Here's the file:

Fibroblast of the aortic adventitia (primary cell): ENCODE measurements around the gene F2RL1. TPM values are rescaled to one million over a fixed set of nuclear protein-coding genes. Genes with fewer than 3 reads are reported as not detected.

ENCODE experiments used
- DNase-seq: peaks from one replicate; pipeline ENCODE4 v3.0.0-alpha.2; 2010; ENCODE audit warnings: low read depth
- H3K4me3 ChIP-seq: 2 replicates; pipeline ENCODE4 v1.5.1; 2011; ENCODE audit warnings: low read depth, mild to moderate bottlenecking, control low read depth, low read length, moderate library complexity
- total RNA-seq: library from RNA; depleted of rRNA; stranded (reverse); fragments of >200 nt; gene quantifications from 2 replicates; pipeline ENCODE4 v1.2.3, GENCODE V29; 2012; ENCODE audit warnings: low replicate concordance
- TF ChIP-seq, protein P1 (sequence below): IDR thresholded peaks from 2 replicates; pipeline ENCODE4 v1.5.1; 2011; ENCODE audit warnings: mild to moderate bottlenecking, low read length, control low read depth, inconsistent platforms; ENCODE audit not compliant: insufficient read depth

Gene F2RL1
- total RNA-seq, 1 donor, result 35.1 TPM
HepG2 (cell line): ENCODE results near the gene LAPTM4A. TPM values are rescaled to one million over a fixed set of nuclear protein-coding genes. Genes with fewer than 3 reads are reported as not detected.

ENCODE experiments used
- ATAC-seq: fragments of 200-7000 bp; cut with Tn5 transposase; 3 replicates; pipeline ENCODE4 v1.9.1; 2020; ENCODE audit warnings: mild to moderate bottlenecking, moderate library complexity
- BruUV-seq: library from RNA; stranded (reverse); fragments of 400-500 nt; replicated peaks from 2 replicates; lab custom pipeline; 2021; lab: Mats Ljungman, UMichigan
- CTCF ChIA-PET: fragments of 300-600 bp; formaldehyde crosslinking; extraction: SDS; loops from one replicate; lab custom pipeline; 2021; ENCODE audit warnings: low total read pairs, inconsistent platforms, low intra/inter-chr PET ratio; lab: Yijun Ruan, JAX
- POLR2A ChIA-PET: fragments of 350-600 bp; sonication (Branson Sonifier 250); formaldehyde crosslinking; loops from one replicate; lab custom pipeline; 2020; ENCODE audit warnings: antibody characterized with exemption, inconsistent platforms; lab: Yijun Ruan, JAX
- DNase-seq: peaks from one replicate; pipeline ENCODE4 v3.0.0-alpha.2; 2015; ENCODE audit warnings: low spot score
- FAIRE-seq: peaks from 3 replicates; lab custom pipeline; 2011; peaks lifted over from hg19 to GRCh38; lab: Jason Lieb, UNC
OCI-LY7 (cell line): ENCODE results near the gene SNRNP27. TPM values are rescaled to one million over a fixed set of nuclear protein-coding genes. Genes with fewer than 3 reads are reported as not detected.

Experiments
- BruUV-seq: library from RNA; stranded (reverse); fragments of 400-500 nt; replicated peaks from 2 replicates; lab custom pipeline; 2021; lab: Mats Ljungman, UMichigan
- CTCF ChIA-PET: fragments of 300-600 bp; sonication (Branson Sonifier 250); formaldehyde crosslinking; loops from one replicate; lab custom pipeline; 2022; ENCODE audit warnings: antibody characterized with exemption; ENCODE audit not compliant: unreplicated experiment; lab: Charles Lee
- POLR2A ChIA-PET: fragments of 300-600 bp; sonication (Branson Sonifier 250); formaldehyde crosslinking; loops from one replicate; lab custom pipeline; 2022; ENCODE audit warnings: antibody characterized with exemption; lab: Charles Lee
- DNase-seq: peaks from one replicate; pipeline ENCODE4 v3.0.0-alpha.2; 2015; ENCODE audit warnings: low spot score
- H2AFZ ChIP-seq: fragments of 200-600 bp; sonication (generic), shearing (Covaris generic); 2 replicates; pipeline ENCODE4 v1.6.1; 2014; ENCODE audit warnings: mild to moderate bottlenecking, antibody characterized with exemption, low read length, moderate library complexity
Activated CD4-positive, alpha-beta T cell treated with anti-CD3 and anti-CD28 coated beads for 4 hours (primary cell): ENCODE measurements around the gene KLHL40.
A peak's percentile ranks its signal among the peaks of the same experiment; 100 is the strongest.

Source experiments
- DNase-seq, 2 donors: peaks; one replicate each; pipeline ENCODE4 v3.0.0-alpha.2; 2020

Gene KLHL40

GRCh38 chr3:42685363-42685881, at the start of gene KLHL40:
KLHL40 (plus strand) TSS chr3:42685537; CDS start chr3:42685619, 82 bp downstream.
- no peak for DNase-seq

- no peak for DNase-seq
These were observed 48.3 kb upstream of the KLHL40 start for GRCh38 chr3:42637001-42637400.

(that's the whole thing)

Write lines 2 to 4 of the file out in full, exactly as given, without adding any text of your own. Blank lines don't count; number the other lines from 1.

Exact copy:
ENCODE experiments used
- DNase-seq: peaks from one replicate; pipeline ENCODE4 v3.0.0-alpha.2; 2010; ENCODE audit warnings: low read depth
- H3K4me3 ChIP-seq: 2 replicates; pipeline ENCODE4 v1.5.1; 2011; ENCODE audit warnings: low read depth, mild to moderate bottlenecking, control low read depth, low read length, moderate library complexity